Buy LIG ahead of the merger closing date on 17 June, says Commerzbank, which adds that Seton Scholl (779p, not rated by Commerzbank) is almost equally cheap way into the new pounds 1.5bn healthcare company SSL International. Although the market is likely to remain cautious about LIG's US condoms and exam gloves businesses, Seton's management brings a much better track record to LIG's businesses.
Buy Merrydown (32.5p), says Teather & Greenwood, which highlights the cidermaker's strong management team and revitalised marketing strategy for its main brands. A recovery in national cider sales and possible acquisitions should make the stock an excellent investment opportunity with significant earnings growth.
Buy Chorion (27.25p), says Kyte Securities, which puts a 35p target on the shares in the next six months. Merchandising profits from Noddy in the US should flow through the next year while its bar and nightclub business - especially the Tiger Tiger bars - have exciting growth potential.
Sell NatWest (1427p), says Salomon Smith Barney, which cites three specific concerns over the bank. Profits are heavily reliant on dealing-related income, the cost initiatives at the core UK bank are unlikely to deliver sufficent efficiency gains and the current valuation is too rich for an organisation that has a poor record in delivering earnings growth. Although it has underperformed Barclays this year, the latter still offers better value, says Salomons.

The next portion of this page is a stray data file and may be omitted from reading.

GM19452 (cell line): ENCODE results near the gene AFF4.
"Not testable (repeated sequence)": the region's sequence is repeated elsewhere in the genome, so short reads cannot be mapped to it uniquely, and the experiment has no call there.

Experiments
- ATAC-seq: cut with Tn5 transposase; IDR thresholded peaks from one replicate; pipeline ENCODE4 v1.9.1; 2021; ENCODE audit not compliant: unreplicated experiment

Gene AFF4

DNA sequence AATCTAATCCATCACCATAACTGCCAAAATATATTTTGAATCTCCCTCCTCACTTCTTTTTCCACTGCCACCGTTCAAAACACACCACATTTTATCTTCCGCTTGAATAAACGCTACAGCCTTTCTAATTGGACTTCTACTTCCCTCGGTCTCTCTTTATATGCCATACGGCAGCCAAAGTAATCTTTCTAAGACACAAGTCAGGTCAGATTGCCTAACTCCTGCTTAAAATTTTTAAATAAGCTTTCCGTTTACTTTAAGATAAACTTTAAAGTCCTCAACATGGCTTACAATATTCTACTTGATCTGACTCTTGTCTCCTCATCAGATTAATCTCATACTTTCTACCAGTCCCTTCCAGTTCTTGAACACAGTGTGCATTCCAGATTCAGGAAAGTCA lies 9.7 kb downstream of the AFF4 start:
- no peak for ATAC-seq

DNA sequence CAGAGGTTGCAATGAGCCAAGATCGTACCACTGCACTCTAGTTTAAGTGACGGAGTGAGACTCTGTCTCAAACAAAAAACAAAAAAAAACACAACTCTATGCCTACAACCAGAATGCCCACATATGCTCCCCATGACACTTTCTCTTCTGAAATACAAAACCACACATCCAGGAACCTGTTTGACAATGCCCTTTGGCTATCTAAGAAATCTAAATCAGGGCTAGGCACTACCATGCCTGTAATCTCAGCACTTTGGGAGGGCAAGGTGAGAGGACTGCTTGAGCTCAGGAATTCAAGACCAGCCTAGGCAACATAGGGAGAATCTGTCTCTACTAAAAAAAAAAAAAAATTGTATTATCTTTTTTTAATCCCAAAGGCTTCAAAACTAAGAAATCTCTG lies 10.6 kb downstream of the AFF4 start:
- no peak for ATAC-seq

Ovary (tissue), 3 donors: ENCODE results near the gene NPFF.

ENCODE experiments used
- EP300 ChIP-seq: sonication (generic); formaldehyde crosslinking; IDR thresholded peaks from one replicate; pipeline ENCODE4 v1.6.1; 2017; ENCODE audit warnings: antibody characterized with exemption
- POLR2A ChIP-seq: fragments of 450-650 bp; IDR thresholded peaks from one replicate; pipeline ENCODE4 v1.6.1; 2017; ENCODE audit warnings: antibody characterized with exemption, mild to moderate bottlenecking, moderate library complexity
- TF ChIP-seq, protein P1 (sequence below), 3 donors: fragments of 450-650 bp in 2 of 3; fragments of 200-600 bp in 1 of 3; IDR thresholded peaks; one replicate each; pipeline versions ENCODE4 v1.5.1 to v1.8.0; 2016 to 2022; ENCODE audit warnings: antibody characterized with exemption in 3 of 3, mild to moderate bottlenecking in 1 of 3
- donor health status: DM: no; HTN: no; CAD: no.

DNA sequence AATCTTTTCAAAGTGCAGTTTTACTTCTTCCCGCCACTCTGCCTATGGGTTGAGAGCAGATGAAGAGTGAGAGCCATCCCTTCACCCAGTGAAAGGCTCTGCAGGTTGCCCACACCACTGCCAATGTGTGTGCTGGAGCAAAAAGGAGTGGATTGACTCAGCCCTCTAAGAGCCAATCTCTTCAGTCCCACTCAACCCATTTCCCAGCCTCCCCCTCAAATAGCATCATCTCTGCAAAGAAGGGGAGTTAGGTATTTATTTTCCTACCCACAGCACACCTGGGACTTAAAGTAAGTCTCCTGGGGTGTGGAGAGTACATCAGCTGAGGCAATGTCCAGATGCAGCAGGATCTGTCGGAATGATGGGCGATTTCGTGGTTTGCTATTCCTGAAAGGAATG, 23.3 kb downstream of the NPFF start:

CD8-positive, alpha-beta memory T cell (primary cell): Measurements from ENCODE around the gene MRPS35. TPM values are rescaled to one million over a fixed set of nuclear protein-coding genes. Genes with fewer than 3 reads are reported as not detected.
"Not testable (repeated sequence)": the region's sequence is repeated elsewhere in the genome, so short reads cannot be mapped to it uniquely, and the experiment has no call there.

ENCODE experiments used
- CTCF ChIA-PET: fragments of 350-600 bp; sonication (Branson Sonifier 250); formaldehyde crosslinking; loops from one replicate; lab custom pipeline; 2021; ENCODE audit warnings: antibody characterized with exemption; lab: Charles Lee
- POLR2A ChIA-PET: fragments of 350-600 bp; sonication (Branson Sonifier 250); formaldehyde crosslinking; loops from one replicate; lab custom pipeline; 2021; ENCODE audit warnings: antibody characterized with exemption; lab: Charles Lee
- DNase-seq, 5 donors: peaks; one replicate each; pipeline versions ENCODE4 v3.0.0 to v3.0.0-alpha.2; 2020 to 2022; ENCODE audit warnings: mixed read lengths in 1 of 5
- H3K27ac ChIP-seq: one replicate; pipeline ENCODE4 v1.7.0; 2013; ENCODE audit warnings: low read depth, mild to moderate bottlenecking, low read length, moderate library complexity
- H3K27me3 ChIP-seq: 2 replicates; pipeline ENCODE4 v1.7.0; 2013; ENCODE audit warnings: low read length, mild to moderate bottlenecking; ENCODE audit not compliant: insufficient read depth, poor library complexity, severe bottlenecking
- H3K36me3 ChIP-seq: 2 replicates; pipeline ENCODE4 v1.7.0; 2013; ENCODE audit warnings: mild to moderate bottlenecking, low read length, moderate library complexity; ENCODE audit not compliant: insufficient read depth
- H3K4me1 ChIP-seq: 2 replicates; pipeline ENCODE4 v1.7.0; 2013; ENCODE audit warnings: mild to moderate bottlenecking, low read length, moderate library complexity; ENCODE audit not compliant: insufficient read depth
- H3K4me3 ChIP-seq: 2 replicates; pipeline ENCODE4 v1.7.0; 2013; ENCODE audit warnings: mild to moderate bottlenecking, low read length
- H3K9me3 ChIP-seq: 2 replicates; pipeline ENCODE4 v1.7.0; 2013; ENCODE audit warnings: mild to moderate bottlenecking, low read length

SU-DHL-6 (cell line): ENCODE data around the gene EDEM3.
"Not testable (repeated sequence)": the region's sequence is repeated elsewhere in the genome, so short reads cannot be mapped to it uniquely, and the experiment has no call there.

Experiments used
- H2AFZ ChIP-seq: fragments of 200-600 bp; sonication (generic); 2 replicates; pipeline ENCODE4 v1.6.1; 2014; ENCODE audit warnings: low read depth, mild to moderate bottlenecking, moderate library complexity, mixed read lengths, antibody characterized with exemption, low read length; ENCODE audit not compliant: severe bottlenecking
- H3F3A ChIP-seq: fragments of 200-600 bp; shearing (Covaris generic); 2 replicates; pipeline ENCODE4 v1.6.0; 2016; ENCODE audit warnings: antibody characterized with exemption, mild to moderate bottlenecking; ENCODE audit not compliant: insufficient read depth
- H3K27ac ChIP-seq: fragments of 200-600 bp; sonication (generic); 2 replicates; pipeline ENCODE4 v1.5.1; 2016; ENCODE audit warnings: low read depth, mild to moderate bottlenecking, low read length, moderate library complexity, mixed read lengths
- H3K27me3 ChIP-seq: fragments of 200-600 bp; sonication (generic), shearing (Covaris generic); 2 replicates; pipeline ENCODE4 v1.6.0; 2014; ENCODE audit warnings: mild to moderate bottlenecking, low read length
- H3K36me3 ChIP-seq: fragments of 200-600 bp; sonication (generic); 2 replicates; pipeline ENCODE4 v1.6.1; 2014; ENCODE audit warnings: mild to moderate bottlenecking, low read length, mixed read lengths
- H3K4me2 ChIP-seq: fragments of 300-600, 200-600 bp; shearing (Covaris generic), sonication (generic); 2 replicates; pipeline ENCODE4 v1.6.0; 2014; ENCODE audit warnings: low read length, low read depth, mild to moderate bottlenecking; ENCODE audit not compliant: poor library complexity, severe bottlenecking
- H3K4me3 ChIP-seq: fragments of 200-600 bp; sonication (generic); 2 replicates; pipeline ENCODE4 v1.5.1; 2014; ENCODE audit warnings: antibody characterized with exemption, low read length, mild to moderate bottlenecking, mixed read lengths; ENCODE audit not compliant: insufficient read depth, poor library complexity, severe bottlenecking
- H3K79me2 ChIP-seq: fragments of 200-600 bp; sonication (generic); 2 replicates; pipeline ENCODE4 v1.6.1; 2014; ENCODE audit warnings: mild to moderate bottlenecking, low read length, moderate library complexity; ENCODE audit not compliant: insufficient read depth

Reduce AstraZeneca (2468p), says Sutherlands, which notes that US patents on the two key drugs driving the pharmaceutical's giants growth are set to expire in 2001. Losec and its cardiovascular drug Zestril will by then account for 50 per cent of AstraZeneca's growth, estimates the broker.
Northern Rock (520p) is set to underperform the market, says Goldman Sachs, which predicts 1999's profits are likely to be flat at about pounds 220m. Margins are still under pressure from new entrants such as Egg while the first half suffered from the impact of maturing Tessa. The bank's strategy of focusing on mortgages and savings and trying to grow assets as quickly as possible to get unit costs down has failed, and some might even argue this is the beginning of the end for mortgage banks, with consolidation more likely, adds Goldmans.Reuse content